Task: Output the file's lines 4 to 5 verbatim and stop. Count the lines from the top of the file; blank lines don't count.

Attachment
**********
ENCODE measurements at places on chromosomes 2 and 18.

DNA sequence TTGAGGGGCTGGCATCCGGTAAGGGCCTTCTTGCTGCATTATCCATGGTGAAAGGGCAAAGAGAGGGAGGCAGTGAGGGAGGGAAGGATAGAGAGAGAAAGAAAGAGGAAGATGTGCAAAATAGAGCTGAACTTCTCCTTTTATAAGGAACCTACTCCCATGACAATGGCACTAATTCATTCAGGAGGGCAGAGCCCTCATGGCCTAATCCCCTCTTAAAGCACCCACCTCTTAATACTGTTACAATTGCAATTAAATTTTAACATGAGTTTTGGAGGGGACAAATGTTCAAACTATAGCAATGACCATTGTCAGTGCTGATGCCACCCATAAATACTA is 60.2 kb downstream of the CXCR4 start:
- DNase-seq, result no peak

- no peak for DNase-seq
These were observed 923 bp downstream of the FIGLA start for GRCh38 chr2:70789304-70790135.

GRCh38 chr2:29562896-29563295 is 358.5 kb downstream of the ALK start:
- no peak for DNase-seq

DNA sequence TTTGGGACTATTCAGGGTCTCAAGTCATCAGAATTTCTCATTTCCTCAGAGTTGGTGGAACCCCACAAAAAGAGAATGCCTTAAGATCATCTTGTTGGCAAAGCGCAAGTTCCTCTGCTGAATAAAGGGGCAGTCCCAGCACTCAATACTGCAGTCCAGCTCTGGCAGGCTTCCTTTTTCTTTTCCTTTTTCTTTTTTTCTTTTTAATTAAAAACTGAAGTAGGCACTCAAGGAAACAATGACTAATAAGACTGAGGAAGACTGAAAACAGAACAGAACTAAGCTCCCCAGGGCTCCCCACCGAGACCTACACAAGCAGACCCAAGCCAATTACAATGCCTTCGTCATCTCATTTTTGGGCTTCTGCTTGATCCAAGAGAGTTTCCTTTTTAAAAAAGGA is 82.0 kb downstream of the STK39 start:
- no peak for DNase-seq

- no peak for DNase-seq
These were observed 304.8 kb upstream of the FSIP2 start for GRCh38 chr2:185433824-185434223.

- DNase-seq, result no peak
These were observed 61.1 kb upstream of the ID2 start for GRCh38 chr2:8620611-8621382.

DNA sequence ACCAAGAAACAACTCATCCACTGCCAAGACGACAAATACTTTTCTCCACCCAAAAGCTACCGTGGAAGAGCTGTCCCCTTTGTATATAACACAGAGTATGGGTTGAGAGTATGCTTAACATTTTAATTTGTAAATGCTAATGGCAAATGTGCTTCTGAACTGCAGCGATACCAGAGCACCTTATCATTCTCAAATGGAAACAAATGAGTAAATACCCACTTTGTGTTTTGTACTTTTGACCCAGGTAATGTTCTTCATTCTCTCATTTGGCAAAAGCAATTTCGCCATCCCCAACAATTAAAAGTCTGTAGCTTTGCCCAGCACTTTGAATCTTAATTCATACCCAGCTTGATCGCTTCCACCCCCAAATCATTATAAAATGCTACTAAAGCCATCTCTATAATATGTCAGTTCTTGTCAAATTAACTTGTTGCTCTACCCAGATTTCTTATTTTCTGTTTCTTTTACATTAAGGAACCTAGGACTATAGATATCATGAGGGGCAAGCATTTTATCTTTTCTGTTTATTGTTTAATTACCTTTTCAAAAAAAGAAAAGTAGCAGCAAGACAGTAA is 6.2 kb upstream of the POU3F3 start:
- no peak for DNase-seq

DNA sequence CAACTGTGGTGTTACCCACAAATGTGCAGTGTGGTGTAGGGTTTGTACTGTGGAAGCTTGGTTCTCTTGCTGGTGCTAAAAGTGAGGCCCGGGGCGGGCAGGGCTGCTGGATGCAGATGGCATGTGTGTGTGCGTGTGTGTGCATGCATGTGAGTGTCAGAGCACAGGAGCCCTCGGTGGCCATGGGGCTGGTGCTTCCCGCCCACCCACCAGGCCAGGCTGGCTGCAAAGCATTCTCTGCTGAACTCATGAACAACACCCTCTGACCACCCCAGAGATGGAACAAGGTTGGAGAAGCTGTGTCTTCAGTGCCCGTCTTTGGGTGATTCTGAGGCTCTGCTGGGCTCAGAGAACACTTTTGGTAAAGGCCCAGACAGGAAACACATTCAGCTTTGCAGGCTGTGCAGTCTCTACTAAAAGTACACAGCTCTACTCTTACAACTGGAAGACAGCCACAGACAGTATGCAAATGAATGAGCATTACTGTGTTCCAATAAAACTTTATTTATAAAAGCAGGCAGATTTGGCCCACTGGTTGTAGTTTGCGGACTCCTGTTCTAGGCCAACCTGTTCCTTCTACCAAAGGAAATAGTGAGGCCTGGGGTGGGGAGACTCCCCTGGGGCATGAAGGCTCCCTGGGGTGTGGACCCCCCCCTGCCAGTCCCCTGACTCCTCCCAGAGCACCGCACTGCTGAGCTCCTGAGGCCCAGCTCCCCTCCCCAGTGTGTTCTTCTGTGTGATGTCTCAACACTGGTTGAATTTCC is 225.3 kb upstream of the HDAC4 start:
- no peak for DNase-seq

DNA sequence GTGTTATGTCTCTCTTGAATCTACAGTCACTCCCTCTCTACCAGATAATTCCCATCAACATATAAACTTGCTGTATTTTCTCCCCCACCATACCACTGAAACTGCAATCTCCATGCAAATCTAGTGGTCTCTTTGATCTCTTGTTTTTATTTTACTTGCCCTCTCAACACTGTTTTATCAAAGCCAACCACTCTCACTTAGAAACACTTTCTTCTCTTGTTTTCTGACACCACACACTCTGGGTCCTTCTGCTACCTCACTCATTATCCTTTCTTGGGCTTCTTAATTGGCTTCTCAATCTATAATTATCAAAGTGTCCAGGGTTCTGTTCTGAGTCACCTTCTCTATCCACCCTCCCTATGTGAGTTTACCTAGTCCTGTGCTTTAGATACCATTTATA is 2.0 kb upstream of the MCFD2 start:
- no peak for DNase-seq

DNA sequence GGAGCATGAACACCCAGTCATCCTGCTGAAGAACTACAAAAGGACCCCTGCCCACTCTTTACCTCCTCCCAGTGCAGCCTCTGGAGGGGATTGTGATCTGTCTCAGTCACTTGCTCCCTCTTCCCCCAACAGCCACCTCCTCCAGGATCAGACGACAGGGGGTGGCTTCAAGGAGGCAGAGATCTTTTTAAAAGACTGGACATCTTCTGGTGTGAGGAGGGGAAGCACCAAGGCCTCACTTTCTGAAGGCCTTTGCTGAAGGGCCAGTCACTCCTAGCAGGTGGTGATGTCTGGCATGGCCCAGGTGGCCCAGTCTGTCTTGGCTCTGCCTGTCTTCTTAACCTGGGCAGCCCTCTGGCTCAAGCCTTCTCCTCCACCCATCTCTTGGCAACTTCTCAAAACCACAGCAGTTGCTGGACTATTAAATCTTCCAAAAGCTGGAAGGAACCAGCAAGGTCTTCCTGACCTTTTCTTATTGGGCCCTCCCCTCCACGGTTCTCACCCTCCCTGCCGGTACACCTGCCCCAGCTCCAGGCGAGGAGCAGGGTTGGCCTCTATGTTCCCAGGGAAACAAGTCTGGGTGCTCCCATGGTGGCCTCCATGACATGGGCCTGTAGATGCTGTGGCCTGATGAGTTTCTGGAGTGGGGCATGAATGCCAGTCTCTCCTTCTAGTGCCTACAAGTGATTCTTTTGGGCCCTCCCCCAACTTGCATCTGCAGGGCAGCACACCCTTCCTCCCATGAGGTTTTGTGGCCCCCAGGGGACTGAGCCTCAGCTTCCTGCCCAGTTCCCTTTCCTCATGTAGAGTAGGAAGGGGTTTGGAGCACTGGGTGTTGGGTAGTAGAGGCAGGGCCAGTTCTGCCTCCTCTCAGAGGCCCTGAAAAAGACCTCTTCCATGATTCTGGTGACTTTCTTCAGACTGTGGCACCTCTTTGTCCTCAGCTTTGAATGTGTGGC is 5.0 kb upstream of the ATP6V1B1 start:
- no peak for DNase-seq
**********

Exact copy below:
- no peak for DNase-seq
These were observed 923 bp downstream of the FIGLA start for GRCh38 chr2:70789304-70790135.